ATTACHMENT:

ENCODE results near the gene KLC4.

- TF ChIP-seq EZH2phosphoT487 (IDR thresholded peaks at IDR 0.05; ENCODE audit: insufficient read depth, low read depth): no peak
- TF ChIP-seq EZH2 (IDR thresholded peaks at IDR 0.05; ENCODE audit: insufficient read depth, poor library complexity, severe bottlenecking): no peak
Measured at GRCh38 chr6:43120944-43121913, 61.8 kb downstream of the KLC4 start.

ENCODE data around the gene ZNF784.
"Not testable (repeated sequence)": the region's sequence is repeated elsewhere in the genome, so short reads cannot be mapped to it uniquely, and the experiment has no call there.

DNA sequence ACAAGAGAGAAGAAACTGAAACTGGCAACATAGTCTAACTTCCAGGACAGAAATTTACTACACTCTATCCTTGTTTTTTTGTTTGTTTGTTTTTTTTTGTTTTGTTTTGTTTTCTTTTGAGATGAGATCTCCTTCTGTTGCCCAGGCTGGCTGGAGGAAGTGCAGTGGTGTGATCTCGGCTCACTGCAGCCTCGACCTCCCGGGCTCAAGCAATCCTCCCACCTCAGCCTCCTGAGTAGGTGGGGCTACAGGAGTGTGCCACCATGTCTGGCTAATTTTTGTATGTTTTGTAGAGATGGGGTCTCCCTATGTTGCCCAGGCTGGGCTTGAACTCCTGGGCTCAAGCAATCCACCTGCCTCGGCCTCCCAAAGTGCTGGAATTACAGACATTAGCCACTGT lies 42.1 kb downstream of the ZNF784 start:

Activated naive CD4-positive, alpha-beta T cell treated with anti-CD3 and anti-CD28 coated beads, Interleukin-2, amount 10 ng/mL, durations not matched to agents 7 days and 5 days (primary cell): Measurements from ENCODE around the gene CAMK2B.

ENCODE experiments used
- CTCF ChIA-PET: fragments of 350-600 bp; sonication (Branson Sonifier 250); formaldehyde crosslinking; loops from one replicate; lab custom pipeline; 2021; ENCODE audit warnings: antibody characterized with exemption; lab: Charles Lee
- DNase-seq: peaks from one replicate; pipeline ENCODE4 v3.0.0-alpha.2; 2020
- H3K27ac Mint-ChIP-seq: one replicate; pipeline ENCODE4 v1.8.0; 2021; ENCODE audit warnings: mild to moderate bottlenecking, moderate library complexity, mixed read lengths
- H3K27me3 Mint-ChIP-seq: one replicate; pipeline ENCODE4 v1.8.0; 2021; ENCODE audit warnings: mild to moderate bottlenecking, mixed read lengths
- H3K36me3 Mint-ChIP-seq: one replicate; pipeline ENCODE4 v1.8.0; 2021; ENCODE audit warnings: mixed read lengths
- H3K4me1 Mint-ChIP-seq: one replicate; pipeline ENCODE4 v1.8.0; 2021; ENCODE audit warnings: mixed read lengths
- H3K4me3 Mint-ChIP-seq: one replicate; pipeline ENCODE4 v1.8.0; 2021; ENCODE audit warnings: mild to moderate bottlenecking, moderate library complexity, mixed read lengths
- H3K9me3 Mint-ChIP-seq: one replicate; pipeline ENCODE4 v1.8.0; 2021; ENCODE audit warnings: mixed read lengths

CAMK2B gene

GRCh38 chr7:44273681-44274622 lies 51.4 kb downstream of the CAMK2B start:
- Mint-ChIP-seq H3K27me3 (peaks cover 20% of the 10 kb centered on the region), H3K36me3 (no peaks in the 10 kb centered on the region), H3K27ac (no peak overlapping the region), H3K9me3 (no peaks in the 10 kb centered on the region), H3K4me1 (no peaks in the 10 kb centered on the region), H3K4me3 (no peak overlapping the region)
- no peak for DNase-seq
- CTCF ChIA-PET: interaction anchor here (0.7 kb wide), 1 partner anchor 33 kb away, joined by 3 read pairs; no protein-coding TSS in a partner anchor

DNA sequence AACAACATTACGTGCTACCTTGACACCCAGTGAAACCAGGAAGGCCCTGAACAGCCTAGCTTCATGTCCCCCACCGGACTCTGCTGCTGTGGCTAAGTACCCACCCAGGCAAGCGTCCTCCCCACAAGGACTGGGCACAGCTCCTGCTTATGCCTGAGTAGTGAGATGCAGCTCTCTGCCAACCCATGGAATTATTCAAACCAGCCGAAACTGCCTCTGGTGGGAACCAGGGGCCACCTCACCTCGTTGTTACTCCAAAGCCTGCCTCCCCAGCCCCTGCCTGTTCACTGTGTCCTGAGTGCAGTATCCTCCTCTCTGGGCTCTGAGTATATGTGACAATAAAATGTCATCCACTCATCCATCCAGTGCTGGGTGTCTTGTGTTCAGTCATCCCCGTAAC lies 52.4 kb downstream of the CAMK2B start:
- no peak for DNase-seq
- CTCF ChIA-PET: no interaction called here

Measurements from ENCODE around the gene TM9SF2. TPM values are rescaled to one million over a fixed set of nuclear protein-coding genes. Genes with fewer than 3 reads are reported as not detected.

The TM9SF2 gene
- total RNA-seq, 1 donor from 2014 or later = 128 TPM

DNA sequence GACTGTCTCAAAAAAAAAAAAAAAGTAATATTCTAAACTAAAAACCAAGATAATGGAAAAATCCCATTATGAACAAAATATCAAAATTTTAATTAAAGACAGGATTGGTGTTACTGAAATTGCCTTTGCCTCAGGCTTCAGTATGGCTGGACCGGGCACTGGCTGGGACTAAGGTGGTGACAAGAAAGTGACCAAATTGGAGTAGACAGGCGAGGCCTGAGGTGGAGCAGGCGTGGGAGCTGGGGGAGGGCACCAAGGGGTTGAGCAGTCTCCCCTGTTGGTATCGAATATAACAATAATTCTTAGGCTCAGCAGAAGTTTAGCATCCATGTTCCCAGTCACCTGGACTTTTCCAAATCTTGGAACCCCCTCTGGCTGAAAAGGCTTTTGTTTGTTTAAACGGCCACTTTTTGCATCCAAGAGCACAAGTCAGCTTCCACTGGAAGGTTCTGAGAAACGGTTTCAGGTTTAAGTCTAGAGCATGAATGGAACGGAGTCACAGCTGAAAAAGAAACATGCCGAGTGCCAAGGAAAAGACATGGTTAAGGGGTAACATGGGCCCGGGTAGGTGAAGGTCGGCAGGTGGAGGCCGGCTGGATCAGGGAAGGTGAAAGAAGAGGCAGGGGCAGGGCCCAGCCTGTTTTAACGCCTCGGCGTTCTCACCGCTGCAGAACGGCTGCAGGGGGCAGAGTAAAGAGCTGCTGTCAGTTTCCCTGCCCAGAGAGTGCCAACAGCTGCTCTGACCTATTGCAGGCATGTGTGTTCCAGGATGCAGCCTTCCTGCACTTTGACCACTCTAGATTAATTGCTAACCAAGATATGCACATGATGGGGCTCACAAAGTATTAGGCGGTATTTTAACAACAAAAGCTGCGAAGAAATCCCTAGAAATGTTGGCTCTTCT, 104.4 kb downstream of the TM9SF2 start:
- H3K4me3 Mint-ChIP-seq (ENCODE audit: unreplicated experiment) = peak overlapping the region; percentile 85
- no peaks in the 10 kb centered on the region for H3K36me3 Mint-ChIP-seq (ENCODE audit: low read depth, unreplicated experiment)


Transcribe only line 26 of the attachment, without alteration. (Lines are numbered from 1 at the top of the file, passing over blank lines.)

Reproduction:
Measurements from ENCODE around the gene TM9SF2. TPM values are rescaled to one million over a fixed set of nuclear protein-coding genes. Genes with fewer than 3 reads are reported as not detected.